I’ve never really embraced the term Domestic Goddess that Nigella Lawson popularized. Although I:
• love to cook
• enjoy setting a nice table
• find cleaning satisfying on a number of levels
• and, love to organize stuff,
I never see myself as particularly goddess-like or glamourous when I do these things. No, instead I feel more like my Baba (which, if you didn’t know, is the Ukrainian word for grandmother) when I’m involved in housekeeping. And, although she was not without her charms, Baba was not – at least during my lifetime – a glamourous person.
My Baba taught me a lot of great lessons both in the kitchen and around the house but one of the best lessons she shared is to add chicken feet to the pot when making chicken broth. Chicken feet add great flavour and exude lots of gelatin into the broth so that it sets up to a wiggly jelly when it’s chilled and cooks down to a lovely, syrupy glaze when you make sauces or braised meat dishes.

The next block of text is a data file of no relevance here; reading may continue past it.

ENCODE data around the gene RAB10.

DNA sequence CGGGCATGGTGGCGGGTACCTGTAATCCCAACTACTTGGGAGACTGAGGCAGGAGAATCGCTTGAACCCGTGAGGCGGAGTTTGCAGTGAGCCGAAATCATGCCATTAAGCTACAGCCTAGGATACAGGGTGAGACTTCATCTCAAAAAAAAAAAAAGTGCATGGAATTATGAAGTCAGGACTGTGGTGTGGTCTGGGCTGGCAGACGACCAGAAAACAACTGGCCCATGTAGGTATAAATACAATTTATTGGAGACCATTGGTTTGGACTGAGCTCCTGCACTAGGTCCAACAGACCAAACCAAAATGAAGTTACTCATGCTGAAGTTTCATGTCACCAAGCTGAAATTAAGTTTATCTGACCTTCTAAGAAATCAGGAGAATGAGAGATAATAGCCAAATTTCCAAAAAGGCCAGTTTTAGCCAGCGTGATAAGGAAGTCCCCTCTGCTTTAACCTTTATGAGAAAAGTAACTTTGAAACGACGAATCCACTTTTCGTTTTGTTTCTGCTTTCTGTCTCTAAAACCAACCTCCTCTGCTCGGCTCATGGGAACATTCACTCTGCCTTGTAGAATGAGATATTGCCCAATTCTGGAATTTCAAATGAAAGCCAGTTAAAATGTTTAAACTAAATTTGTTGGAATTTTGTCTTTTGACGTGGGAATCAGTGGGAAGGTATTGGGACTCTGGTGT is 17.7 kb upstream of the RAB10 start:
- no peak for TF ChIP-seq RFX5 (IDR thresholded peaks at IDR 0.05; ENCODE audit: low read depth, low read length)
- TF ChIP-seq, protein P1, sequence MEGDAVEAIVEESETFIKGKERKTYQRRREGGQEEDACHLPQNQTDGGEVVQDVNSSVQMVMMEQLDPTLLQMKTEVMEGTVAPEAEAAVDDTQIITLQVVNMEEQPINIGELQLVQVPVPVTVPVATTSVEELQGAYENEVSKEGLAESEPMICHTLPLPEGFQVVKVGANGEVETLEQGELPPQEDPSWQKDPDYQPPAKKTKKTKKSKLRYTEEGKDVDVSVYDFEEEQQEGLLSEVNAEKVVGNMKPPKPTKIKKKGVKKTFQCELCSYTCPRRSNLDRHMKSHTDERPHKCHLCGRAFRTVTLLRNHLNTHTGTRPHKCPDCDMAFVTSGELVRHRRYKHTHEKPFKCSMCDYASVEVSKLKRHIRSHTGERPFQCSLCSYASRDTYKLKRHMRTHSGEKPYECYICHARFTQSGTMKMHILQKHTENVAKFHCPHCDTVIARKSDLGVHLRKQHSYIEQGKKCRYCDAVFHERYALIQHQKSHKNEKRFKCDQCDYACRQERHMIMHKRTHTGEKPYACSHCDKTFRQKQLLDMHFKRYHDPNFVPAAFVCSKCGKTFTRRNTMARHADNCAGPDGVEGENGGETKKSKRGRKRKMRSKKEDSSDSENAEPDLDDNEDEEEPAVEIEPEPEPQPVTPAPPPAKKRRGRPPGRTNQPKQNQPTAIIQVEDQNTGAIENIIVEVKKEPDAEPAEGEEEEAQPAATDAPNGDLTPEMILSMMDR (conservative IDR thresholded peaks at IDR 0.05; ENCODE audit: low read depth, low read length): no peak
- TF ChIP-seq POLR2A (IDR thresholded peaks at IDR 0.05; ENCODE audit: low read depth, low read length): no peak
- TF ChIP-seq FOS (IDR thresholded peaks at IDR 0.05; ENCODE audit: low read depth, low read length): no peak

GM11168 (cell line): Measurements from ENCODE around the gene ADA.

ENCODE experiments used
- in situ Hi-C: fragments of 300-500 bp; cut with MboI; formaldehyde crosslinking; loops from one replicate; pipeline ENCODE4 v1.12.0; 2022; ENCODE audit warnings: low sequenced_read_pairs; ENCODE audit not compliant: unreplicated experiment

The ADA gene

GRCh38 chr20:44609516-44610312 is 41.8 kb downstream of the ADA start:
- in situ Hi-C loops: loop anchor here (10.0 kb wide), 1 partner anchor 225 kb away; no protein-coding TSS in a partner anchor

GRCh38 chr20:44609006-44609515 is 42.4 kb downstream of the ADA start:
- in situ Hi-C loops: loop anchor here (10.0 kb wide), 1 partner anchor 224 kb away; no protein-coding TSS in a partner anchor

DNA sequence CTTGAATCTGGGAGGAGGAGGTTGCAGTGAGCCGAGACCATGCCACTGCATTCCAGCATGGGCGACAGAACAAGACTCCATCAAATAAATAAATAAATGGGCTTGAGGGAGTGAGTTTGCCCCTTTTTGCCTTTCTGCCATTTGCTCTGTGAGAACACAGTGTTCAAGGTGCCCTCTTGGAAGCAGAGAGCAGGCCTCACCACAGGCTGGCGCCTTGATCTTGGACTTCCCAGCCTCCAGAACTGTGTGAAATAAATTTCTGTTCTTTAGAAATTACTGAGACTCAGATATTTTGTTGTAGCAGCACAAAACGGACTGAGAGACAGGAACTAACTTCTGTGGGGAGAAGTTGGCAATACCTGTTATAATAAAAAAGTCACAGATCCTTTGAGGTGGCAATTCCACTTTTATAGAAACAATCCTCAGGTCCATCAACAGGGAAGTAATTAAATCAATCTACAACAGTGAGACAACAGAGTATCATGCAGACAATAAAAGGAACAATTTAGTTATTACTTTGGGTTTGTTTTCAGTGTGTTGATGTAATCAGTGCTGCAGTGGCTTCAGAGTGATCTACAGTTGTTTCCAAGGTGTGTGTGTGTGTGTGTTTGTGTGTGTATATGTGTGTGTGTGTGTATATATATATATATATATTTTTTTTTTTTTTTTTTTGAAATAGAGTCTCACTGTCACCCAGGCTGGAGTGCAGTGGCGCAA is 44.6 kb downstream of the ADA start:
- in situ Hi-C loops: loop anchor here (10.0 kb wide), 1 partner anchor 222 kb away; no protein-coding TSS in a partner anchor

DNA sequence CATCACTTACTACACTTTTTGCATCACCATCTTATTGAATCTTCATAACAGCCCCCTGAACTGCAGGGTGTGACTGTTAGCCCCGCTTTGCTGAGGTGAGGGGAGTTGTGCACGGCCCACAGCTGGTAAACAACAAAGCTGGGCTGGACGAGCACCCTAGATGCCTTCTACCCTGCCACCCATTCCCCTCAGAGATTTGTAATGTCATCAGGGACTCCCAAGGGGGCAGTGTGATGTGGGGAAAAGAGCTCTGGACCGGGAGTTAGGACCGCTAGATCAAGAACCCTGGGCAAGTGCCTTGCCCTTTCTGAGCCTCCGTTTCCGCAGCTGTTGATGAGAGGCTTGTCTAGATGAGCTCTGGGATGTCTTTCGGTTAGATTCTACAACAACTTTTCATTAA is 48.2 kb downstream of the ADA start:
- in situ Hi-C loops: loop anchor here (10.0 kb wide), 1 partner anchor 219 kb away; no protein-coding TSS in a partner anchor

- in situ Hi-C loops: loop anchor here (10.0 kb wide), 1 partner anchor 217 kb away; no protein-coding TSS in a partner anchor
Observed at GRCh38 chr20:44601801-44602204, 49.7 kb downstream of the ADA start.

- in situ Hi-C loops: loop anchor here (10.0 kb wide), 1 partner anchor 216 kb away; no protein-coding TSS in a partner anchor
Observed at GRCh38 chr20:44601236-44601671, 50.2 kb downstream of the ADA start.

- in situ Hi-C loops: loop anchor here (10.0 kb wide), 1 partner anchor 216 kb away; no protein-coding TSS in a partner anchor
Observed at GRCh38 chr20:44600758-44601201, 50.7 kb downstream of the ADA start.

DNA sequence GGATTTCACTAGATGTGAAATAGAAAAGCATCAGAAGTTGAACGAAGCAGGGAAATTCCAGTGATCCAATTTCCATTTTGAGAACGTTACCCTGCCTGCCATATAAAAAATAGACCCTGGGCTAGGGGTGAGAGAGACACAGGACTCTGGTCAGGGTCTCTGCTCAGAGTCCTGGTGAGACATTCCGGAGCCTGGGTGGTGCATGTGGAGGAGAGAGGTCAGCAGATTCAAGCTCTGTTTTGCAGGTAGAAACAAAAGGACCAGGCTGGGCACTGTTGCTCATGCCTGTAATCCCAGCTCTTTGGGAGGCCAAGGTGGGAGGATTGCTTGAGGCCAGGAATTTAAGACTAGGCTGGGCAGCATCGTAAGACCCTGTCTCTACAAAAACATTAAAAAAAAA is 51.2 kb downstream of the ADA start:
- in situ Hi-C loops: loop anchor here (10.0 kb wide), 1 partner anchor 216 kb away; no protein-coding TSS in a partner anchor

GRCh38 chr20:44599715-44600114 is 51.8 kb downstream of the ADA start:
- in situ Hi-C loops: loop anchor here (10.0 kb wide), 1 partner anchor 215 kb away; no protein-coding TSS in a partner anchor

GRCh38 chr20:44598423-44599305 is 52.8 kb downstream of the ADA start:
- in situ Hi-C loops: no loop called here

When I was a kid, most grocery stores had in-store butchery departments so finding chicken feet was as easy as walking to the corner and asking the butcher for a bag of them. Today most national grocers bring in their meat if not fully portioned and packaged, at minimum dressed and cleaned. As a result, buying chicken feet now requires the skills of a treasure hunter.
Once you get your hands on some chicken feet, you’ll need to prepare them for the soup pot. Simply blanch them for about five minutes in boiling salted water; plunge into ice water and then remove the skin and toenails before adding the feet to the stockpot.
I find Asian markets are the best place to find a ready supply of chicken feet (in fact, I found these ones packaged and ready to buy in the case at my local T&T supermarket).
Have you ever made broth or stock using chicken feet as an ingredient? And, if not, would you try it?